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Immunomodulatory effect of mesenchymal stem cells: Cell origin and cell quality variations

  • Marwa El-SayedEmail author
  • Mohamed Ali El-Feky
  • Mostafa I. El-Amir
  • Al Shaimaa Hasan
  • Mohammed Tag-Adeen
  • Yoshishige Urata
  • Shinji Goto
  • Lan Luo
  • Chen Yan
  • Tao-Sheng Li
Original Article
  • 46 Downloads

Abstract

The immunomodulatory property of mesenchymal stem cells (MSCs) has been previously reported. Still it is unclear if this property can be affected by the cell origin and cell quality. Using primary MSCs expanded from bone marrow (BM-MSCs) and adipose tissue (AD-MSCs) of mice, we investigated whether the immunomodulatory property of MSCs varied with cell origin and cell quality (early- vs. late-passaged BM-MSCs). BM-MSCs (p1) and AD-MSCs (p1) had a typical spindle shape, but morphological changes were observed in late-passaged BM-MSCs (p6). A pathway-focused array showed that the expression of chemokine/cytokine genes varied with different cell origins and qualities. By co-culturing with spleen mononuclear cells (MNC) for 3 days, the expression of CD4 was suppressed by all types of MSCs. By contrast, the expression of CD8 was suppressed by BM-MSCs and increased by AD-MSCs. The expression ratio of CD206 to CD86 was at a comparable level after co-culture with AD-MSCs and BM-MSCs, but was lower with late-passaged BM-MSCs. AD-MSCs highly induced the release of IL6, IL-10 and TGF-β in culture medium. Compared with early-passaged BM-MSCs (p1), late-passaged BM-MSCs (p6) released less TGF-β. Our data suggests that the immunomodulatory properties of MSCs vary with cell origin and cell quality and that BM-MSCs of good quality are likely the optimal source of immunomodulation.

Keywords

Mesenchymal stem cell BM-MSC AD-MSC Immunomodulation T cell Macrophage 

Notes

Funding

This study was supported by the Ministry of Higher Education, Egypt and a Grant-in-Aid from the Ministry of Education, Science, Sports, Culture and Technology, Japan.

Compliance with ethical standards

Competing interests

The authors declare that they have no competing interests.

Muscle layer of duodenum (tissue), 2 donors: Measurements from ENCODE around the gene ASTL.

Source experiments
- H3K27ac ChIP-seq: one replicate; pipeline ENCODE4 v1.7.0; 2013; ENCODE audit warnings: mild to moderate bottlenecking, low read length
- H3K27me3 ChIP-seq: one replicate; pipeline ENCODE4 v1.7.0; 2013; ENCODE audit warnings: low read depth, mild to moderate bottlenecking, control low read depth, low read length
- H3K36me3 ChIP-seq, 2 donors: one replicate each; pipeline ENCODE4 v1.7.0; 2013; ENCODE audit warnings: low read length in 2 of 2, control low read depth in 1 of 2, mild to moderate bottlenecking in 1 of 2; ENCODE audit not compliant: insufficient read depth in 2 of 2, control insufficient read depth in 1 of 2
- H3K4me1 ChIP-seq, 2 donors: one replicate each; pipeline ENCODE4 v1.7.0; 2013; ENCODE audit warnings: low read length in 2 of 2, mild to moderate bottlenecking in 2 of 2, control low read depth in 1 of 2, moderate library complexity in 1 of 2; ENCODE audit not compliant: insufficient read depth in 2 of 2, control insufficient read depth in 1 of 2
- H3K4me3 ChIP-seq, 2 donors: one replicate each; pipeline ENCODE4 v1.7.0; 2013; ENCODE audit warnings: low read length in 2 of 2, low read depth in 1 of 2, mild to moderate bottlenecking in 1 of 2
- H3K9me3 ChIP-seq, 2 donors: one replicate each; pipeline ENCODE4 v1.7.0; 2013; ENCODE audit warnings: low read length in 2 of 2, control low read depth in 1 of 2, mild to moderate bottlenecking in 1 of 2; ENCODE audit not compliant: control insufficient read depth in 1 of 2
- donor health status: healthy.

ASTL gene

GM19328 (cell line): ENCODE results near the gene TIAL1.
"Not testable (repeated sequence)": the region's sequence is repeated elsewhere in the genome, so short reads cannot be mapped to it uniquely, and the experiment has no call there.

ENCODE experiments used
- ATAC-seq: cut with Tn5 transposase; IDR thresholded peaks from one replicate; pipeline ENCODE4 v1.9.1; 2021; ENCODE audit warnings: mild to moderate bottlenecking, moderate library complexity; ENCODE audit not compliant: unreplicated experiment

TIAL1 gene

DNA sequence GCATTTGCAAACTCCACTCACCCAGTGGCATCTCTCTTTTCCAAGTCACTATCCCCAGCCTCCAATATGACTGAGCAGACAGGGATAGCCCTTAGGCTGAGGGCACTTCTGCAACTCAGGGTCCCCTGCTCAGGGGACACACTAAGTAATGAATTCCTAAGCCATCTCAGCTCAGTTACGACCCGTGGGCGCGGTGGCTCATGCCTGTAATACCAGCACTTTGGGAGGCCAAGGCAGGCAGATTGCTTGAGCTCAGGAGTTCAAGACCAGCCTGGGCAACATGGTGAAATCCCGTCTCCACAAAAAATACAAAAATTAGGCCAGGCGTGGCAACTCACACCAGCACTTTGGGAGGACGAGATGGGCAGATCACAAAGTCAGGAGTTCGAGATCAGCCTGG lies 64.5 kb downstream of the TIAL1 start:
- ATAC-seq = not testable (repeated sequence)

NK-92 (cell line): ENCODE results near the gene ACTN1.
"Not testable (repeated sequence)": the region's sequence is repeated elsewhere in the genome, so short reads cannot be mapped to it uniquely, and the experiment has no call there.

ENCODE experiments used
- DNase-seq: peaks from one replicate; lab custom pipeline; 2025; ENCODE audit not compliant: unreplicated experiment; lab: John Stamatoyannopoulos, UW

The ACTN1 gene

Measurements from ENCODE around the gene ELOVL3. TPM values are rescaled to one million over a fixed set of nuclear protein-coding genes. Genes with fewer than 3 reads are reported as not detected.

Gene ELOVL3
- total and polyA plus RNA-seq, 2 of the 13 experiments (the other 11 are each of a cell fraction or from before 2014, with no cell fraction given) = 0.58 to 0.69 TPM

Ethics approval

All experiments were approved by the Institutional Animal Care and Use Committee of Nagasaki University and performed in accordance with the institutional and national guidelines.

Supplementary material

11033_2018_4582_MOESM1_ESM.doc (5.7 mb)
Supplementary material 1 (DOC 5881 KB)

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Copyright information

© Springer Nature B.V. 2019

Authors and Affiliations

  • Marwa El-Sayed
    • 1
    • 2
    Email author return OK on get
  • Mohamed Ali El-Feky
    • 2
    • 3
  • Mostafa I. El-Amir
    • 2
  • Al Shaimaa Hasan
    • 1
    • 4
  • Mohammed Tag-Adeen
    • 5
    • 6
  • Yoshishige Urata
    • 1
  • Shinji Goto
    • 1
  • Lan Luo
    • 1
  • Chen Yan
    • 1
  • Tao-Sheng Li
    • 1
  1. 1.Department of Stem Cell BiologyNagasaki University Graduate School of Biomedical SciencesNagasakiJapan
  2. 2.Department of Microbiology and Immunology, Faculty of MedicineSouth Valley UniversityQenaEgypt
  3. 3.Department of Microbiology and Immunology, Faculty of MedicineAssiut UniversityAssiutEgypt
  4. 4.Department of Pharmacology, Faculty of MedicineSouth Valley UniversityQenaEgypt
  5. 5.Internal Medicine Department, Faculty of MedicineSouth Valley UniversityQenaEgypt
  6. 6.Hepatology and Gastroenterology DepartmentNagasaki University HospitalNagasakiJapan

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